If the Rauner pension theft amendment were to be ratified by voters, it would likely result in the loss of thousands of Illinois private-sector jobs. That’s because many Illinois businesses, even businesses located hundreds of miles from Springfield and/or Chicago, are dependent on retired public employees spending money on goods and services in order to survive. While our state’s pension system is badly underfunded, pension theft would leave our state even worse off than it currently is.
60% of all members of both houses of the Illinois General Assembly, which is controlled by supermajorities of Democrats, would need to approve of the Rauner pension theft amendment in order for it to appear on the Illinois ballot. If that happens, Illinois voters will be able to vote yes or no on the Rauner pension theft amendment in a ratification referendum. Either 60% of those voting on the referendum or 50%+1 of all votes in the election in which the referendum is held for the “yes” option would ratify the amendment. If the Rauner pension theft amendment appears on an Illinois ballot at any time in the future, I strongly encourage a “no” vote on the amendment.
On the April ballot in Wisconsin, there will, more than likely, be a proposed amendment to the Wisconsin Constitution to give justices on the Wisconsin Supreme Court the power to elect one of their own to be the chief justice to the court (currently, the most senior justice is automatically chief justice).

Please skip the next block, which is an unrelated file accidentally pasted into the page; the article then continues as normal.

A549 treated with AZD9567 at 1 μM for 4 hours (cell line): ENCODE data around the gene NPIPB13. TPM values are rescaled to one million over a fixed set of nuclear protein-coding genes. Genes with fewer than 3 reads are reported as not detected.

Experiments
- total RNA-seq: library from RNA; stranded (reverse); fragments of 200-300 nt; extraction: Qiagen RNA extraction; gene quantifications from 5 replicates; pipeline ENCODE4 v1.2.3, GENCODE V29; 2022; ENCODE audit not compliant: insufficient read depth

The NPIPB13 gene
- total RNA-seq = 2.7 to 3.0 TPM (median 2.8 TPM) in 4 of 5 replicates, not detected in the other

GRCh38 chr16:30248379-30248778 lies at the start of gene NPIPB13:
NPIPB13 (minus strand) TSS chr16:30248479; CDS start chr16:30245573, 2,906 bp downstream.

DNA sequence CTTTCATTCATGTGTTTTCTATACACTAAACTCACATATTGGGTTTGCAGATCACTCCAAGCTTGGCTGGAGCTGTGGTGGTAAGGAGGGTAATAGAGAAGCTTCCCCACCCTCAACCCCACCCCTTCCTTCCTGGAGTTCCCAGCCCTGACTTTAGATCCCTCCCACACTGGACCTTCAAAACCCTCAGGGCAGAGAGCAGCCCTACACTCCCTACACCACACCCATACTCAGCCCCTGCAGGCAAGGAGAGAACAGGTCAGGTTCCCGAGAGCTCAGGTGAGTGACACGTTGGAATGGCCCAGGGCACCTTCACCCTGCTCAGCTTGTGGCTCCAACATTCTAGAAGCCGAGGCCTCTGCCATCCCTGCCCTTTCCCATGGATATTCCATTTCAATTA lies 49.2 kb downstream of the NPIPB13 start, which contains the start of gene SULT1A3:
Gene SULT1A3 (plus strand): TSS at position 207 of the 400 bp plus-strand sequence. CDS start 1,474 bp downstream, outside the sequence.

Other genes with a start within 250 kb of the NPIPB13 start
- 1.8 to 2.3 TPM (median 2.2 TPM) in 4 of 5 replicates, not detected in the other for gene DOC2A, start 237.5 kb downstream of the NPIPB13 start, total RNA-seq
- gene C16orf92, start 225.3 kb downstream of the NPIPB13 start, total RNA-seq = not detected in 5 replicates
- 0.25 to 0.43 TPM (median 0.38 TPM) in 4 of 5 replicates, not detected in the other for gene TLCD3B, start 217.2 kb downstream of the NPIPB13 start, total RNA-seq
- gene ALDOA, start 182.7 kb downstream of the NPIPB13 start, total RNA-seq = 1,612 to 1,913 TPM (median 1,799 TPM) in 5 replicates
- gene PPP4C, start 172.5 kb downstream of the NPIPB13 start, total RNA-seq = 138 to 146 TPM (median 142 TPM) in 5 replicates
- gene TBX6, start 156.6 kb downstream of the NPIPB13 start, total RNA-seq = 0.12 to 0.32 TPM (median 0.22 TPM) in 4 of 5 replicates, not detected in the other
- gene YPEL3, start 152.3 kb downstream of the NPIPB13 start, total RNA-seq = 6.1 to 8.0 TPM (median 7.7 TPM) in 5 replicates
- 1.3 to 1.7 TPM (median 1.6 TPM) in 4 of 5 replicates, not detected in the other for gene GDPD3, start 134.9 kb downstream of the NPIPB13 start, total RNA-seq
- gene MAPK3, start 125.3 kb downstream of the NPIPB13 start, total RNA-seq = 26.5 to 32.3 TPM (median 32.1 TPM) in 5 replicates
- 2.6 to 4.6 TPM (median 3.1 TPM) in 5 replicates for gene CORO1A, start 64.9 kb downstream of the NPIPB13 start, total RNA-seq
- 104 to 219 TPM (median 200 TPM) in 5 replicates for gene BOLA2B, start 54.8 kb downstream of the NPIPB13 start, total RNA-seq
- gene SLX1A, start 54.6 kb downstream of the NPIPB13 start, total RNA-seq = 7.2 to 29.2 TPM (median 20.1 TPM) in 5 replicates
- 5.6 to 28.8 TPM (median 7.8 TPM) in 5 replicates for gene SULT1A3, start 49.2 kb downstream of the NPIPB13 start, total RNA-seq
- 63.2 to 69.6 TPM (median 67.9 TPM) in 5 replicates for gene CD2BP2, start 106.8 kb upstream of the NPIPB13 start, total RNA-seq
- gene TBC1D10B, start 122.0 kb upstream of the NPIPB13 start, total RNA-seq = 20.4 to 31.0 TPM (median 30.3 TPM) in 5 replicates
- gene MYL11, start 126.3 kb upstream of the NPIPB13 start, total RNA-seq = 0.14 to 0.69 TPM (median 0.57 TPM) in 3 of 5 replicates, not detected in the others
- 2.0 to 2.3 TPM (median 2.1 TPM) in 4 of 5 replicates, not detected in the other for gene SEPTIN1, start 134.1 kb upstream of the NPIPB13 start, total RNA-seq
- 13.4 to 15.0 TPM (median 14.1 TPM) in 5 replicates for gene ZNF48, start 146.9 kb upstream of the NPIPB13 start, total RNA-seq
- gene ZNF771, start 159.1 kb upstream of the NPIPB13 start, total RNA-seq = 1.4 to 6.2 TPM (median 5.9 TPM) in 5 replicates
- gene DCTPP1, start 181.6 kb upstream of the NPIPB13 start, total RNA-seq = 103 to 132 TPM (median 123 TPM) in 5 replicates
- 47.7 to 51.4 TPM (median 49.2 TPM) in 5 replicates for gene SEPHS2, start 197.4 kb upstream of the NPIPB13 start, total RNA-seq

I strongly encourage Wisconsinites to vote NO on this proposed amendment.
This amendment, if ratified, would make an already polarized and politicized Wisconsin Supreme Court, whose conservative majority is more concerned about implementing a right-wing agenda by judicial fiat than actually interpreting the law, even more polarized and politicized. However, unlike the corporate media, I’m not about to give up and concede that this amendment is going to be ratified with voters without a fight, and I hope Wisconsin Democrats and progressives don’t concede to the right-wingers without a fight.
Wisconsinites should send a strong message against Scott Walker’s court packing scheme, which also includes a proposed mandatory retirement bill, designed to force the lone moderate justice and the current chief justice off of the bench of Wisconsin’s highest court entirely, that will not be on the ballot, by voting against allowing the Wisconsin Supreme Court justices to select their own chief justice.